It’s fairly common for personal finance bloggers to track their Net Worth. Some even post their Net Worth on their blog for the world to see. For various reasons I’m not one of them. The first obvious reason to long term readers is the impact on others. But, there is another reason. Net Worth is not all that important for my financial plans.
Now let me start by saying, yes, I obviously do need a certain Net Worth number when I retire. In order to sustain a living, post-work I need assets. Also, yes I have a sufficiently large amount of Net Worth to be considered Financially Independent at least in the most basic sense. However, both of those are one time milestones way out in the distance. Focusing on them in any significant way would likely just demotivate me since they are way in the future. So at least in the near term Financial Independence and a Net Worth capable of supporting my desired retirement are not my primary motivation.
Net Worth is Not a Good Metric
I know those who have been reading here for a while are now saying, Didn’t you say to set milestones and sub goals to support your longer term goals? If my long term goal is Financial Independence, as is everyone’s, then shouldn’t I set Net Worth Goal Posts along the way? Well, yes I did say that, but Net Worth is a terrible measure of my yearly progress towards Retirement and prior to that Financial Independence. You see Net Worth is not a SMART Metric, especially once you’re approaching Financial Independence.
Most Net Worth Changes Around and Above Financial Independence are Outside Your Control
A few weeks ago in a comment on Physician on Fire the topic came up of what happens when your investments return more then you can save in an average year. The Green Swan spoke to this point a few weeks before referring to it as the Inflection Point or Fire Starter. The problem with this point is it swings both ways. So let’s take 1999 for example. The S&P 500 increased almost 21% in 1999. If you had a portfolio with a Net Worth of 1 Million dollars invested in the S&P 500 then your investments increased your Net Worth $210K. That means if you put absolutely nothing into your savings you could still in theory claim success. On the flip side look at 2008. The return of the S&P 500 was -37%. Or on the same portfolio you would have decreased your Net Worth by $370K. Now imagine if you saved almost 100K in 2008. That means your Net Worth only decreased by $270K. So is 2008 a failure from a financial perspective? Is it worse then 1999? Was your behavior flawed in 2008 if this hypothetical situation was you?
Would investing 100K in 2008 be worse or better then $0 dollars in 1999.
Well, let’s step back and think about those questions for a minute. Which Situation is Superior, saving 100K in a down market or investing 0 dollars in a year where the market returned 19%.
Saving is Inherently a Good Behavior
The first is the obvious, if you are saving something your behavior will lead to more long term success then if you spend all your earnings each year. Sure 0 dollars savings in 2008 wouldn’t kill you. But if you never invested another dollar again from a million dollar portfolio then you’d likely outlive your money unless you chose a really specific frugal lifestyle. So savings rates like in my hypothetical 2008 example are definitely preferable behavior.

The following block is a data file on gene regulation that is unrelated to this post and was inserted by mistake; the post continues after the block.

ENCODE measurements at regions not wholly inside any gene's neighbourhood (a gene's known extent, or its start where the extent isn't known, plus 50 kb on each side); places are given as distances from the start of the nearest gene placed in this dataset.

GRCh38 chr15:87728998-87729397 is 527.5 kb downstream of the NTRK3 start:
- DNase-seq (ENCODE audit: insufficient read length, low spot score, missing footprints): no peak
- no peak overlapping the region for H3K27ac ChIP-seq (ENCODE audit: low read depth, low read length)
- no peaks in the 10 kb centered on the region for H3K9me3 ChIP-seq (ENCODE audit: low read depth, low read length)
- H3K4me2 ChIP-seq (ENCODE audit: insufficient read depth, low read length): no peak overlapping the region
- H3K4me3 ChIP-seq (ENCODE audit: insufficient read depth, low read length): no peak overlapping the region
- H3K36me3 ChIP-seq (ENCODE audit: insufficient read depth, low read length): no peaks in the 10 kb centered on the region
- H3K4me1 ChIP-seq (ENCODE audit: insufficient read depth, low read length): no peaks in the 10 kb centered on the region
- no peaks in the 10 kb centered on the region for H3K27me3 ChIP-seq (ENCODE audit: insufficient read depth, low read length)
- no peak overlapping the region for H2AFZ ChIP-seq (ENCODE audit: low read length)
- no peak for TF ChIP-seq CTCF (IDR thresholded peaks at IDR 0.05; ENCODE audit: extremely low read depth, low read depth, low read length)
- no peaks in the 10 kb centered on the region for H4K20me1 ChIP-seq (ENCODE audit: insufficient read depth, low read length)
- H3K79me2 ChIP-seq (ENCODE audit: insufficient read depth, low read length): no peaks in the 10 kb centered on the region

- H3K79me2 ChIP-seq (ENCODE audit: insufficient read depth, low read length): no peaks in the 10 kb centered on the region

In the Long Run Contributing Savings in Addition to Reinvesting Market Returns is Superior
The second point may be less obvious. What happens to that portfolio over time. Sure the market tanked in 2008, but depending on when the money went in, it was invested at a lower stock market valuation then 1999. So let’s assume a mid point in 2008 as when the money was invested. So half of -37% is down 19%. So in 2008 the portfolio lost another 19% after you deposited the 100K. You’d leave 2008 with 737K. However, if you did not invest another dime it was up in 2009 by 26% (928K) and 2010 by 15% (1,068K).
1999 meanwhile was up 21%. So at midpoint lets assume 10%. So in 1999 you’d have a portfolio of $1100K . However in 2000 you’d lose 9% ($1,001K) and in 2001 you’d lose 12% ($880K).
So the end result in the long run is the person who invested the 100K in 2008 did better then the person who did not invest in 1999. Now sure there are scenarios where the sequence of returns will come out ahead for market returns over savings in the short run. But over the long run saving new money will exceed just relying on your returns every time. And yet if you use Net Worth as a yard stick you would not view 2008 as a successful financial year. It might even demotivate you from further savings.
Net Worth is Not All That Important For My Financial Plans
For these 2 reasons, Net Worth is not all that important for my financial plans. Simply put, I want to encourage myself to execute good financial behavior like savings rates, spending controls, and investing for the long run. I want each milestone to reward proper performance at the time they occur, not years later as in 2008’s case. As such I set my goals and plans against things I can control. Things like savings rates and my yearly expenses. I leave Net Worth as something I check a few times a year mainly for re-balancing purposes and to ensure my end milestone has not snuck up on me.
Do you measure Net Worth? Have you done so through a down market? Do you use Net Worth as a goal or part of a plan?